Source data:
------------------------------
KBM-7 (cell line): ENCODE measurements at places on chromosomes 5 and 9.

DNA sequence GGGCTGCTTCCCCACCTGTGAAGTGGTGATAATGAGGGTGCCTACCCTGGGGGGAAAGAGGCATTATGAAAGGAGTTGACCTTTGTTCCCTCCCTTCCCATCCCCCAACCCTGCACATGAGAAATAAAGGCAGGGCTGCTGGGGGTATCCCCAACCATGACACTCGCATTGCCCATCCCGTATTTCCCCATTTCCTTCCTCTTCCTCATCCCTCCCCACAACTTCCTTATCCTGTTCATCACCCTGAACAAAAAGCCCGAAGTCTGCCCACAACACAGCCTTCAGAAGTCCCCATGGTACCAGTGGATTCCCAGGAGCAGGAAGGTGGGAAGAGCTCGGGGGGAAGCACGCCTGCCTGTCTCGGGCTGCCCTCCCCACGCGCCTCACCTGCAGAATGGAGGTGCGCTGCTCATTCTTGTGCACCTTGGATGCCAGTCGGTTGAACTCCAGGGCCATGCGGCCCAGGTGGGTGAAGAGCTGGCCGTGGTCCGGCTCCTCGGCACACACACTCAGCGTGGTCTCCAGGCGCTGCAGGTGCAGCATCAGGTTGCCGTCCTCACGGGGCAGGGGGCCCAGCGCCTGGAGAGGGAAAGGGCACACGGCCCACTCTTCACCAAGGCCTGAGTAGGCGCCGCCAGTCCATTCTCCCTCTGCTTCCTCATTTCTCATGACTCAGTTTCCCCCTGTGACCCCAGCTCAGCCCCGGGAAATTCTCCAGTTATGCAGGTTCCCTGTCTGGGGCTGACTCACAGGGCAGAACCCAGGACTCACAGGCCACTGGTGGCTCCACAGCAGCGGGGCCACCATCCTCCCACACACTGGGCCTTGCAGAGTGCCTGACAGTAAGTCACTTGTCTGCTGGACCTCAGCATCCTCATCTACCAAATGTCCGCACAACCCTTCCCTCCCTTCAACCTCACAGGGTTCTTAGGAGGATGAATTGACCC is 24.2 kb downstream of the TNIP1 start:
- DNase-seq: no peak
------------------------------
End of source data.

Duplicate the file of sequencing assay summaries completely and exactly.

KBM-7 (cell line): ENCODE measurements at places on chromosomes 5 and 9.

DNA sequence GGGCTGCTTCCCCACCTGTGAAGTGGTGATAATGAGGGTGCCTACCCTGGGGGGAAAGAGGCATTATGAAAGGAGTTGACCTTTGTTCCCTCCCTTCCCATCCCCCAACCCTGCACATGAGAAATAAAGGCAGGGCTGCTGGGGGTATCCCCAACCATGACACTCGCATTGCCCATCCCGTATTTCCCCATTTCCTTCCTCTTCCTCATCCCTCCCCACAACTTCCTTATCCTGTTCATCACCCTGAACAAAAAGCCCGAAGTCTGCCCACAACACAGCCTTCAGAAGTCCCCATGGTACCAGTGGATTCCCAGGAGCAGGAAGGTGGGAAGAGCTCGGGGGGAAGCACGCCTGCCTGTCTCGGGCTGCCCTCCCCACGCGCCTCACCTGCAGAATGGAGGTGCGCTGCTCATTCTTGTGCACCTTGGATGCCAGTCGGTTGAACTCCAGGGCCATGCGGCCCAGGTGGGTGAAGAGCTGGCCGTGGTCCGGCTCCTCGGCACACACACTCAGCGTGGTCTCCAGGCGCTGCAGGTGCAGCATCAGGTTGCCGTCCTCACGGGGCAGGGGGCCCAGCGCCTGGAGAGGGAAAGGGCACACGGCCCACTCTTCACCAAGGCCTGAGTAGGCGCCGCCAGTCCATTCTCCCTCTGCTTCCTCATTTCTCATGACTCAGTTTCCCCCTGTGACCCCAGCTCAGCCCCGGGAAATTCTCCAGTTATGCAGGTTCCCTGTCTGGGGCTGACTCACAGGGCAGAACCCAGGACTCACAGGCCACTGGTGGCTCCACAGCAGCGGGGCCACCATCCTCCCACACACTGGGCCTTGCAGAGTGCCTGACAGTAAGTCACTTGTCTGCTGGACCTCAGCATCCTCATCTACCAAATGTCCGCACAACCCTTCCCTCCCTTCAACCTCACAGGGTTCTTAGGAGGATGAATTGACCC is 24.2 kb downstream of the TNIP1 start:
- DNase-seq: no peak